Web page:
Dale Franks’ QandO posts
Does anybody want a puppy? I mean a registered, purebred puppy. If so, drop me a line. My Cane Corso female is about to drop a litter in two weeks or so. If you’re in the San Diego/Southern California area, and might be interested in a new baby Corso, drop me a line at “puppies -at- dalefranks.com”
Corsos are large dogs, with females running from 80-100lbs, and males running from 100-130 lbs. They are active dogs, with a working breed background, so they need to be regularly exercised.
They are extremely loyal and protective of their family and homes. They love children, and make very protective watchdogs for them.
Here’s a video we did of her:
In this podcast, Bruce, Michael and Dale discuss the top stories of the past week. And, with a shiny new Studio PC , I’m back in the podcast recording business!
The direct link to the podcast can be found here.
The intro and outro music is Vena Cava by 50 Foot Wave, and is available for free download here.
As a reminder, if you are an iTunes user, don’t forget to subscribe to the QandO podcast, Observations, through iTunes. For those of you who don’t have iTunes, you can subscribe at Podcast Alley. And, of course, for you newsreader subscriber types, our podcast RSS Feed is here. For podcasts from 2005 to 2009, they can be accessed through the RSS Archive Feed.
In this episode, I address the health care reform bill that passed the Senate.
BTW, in the very near future, I’ll be dumping my old camera, with it’s irritating “helpfulness” in constantly moving the frame around to track your movements. I’ve got a brand new AG-HMC40 winging its way to me.
From all of us at QandO, have a merry Christmas!
It’s Christmas. Let’s take a week or so off from politics.
I‘ve been fiddling around with stuff, and came up with this. I don’t know whether it’ll be a regular deal, but for what it’s worth, here it is.
I see that Megan McCardle thinks the unemployment numbers released today are enough to make her make her “cautiously optimistic” about the jobs picture. I’ll meet her halfway. I see room for caution, but not yet for optimism.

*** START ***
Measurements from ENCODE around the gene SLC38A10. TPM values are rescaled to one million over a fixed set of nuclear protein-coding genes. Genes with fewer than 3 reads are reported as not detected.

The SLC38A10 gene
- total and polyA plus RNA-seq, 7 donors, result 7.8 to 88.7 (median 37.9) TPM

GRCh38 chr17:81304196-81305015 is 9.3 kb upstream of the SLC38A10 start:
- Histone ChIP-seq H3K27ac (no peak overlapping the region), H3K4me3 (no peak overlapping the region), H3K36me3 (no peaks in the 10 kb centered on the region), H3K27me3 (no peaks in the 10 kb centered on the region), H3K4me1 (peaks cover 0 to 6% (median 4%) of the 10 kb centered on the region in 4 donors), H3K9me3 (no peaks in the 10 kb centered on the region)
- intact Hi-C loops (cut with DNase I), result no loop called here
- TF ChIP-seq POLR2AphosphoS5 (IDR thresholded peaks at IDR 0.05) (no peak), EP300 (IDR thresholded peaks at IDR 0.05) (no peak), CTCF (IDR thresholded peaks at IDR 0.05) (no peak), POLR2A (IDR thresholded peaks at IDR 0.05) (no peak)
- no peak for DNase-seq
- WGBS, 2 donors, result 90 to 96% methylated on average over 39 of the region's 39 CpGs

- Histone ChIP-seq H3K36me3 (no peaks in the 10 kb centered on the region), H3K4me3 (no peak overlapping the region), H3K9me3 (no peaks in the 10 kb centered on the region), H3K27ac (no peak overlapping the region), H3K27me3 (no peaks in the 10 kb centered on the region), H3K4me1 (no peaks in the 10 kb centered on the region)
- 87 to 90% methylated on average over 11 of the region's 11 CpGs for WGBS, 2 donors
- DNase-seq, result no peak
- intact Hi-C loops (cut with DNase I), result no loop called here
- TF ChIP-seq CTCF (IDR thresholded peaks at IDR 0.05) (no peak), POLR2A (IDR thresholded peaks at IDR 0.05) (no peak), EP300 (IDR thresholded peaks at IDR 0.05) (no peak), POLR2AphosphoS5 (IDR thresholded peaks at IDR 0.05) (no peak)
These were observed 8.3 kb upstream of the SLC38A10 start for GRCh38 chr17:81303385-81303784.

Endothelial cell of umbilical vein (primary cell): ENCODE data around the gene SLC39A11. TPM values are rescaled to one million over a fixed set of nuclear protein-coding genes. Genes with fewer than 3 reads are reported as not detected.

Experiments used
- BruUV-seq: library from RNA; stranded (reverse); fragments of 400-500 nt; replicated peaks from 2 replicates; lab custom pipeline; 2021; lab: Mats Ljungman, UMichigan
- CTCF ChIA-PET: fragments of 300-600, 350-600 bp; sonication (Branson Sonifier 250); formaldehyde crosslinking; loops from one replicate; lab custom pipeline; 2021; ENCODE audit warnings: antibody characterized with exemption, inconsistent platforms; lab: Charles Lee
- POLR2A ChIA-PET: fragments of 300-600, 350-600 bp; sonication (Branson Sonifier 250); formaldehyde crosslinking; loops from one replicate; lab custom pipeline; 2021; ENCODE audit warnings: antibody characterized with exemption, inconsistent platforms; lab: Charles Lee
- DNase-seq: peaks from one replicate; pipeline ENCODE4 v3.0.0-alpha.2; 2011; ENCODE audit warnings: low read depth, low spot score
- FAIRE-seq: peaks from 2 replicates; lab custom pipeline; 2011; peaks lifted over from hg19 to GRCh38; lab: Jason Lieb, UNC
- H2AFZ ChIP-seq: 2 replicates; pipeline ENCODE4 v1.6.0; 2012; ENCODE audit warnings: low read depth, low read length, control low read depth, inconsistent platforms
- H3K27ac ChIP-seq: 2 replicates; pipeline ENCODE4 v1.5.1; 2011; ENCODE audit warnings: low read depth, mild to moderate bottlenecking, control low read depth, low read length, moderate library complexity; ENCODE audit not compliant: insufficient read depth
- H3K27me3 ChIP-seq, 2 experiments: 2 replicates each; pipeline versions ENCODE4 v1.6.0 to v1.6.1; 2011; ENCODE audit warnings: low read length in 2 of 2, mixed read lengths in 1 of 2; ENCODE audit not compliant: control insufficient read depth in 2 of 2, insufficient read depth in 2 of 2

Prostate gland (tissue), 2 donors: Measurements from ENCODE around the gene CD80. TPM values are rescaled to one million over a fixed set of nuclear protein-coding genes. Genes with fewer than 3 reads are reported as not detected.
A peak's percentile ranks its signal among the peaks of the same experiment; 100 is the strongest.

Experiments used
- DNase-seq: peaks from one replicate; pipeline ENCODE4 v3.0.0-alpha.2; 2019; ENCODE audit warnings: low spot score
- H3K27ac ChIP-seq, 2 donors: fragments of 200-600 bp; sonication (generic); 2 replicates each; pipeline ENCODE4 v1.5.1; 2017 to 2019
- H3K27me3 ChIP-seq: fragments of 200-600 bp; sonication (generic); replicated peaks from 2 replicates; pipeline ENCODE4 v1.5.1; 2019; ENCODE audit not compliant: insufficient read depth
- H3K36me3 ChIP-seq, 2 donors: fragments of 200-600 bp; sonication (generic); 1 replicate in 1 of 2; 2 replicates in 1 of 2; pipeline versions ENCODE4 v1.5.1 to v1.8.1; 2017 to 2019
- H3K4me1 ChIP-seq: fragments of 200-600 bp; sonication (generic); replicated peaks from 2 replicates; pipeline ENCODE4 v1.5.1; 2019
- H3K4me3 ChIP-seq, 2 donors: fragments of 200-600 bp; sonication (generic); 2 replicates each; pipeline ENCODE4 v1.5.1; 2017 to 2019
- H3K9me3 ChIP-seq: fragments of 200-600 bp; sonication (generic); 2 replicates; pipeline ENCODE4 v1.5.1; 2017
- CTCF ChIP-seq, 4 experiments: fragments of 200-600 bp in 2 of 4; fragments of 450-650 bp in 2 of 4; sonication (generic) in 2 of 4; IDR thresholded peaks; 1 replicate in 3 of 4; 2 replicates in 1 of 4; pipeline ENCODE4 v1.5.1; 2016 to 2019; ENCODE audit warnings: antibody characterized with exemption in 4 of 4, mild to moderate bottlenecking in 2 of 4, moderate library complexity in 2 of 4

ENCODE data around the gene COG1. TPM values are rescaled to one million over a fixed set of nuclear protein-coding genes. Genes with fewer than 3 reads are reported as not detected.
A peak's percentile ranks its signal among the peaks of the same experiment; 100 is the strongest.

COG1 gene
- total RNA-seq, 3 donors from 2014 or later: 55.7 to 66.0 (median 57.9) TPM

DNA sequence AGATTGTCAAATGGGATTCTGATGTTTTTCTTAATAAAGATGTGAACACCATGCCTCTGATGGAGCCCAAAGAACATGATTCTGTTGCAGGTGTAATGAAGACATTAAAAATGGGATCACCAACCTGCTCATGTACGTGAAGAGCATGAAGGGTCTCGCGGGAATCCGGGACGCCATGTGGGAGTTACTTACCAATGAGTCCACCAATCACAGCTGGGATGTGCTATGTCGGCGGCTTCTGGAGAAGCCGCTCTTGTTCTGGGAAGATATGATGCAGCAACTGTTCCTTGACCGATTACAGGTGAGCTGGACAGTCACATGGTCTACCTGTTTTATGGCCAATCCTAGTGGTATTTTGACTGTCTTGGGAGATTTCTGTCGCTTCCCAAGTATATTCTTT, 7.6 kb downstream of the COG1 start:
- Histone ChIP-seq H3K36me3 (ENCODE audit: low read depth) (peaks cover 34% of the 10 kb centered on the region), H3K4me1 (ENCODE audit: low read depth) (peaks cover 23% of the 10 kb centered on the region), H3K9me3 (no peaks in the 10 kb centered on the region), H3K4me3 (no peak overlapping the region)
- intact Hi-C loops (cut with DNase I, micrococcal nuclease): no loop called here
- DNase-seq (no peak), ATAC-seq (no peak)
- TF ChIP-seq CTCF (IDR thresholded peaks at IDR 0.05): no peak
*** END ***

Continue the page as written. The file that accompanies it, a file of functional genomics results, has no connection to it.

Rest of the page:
Ms. McArdle writes:
It’s very solidly good news: the labor force participation rate was basically unchanged, which means we’re seeing an actual decline in the unemployment rate, not a spike in the number of people leaving the labor force because they can’t find a job.
My reading of the numbers is precisely the opposite. It appears to me that teenagers, high school dropouts, and those with only a high school diploma, all of whom have high unemployment rates, did, in fact, drop out of the labor force, which led to the decrease in the employment rate.
I also think the numbers are skewed by the seasonal adjustments. The BLS adjusts the figures for seasonal changes, with extra weighting given to more recent years. Last November, the Lehman collapse led to the loss of 610,000 jobs–the largest ever recorded by the BLS–so I suspect the weighting for seasonal factors is skewed to the point where the jobs situation may look better than it actually is.
We do see an increase in hours worked of 0.6 hours, but that doesn’t really create new jobs, it just provides more hours for current part-timers.
However, temporary employment rose significantly for the 4th straight month, and it appears that the mass layoffs have petered out.
So, as far as I can tell, there may have been a bottom, but there are still some anomalies that need to be explained before I jump into the optimist camp.
And, of course, none of this even touches on the 800-pound gorilla in the room, which is monetary policy. The Fed’s policy of quantitative easing, i.e. massive increases in the money supply, still present us with hundreds of billions of dollars in low-velocity money floating around, all of which will have to be absorbed through higher interest rates, or through significant inflation. The possibility still remains that necessary credit tightening will strangle any nascent recovery over the next 12-18 months, and send the economy on a another downward leg.
Usually, the kind of story that’s roiling around Tiger Woods right now is not the kind of thing we comment on. But it is instructive in some ways.
This is Tiger Woods’ wife.
The lesson is this: As hard as it may be to believe, there is one unchangeable truth about relationships. No matter how hot the girl is, no matter who she is…there’s a guy out there who’s tired of her sh*t.
So, the CBO today, in surveying the success of the American Recovery and Re-investment Act (ARRA,. or as we call it, “the stimulus”, makes the following claim:
Economic output and employment in the spring and summer of 2009 were lower than CBO had projected at the beginning of the year. But in CBO’s judgment, that outcome reflects greater-than-projected weakness in the underlying economy rather than lower-than-expected effects of the ARRA.
It’s kind of hard to argue with that kind of “judgment”. Your “judgment” may vary, of course.
Not that it matters, because neither you, nor the CBO, have the math to back it up.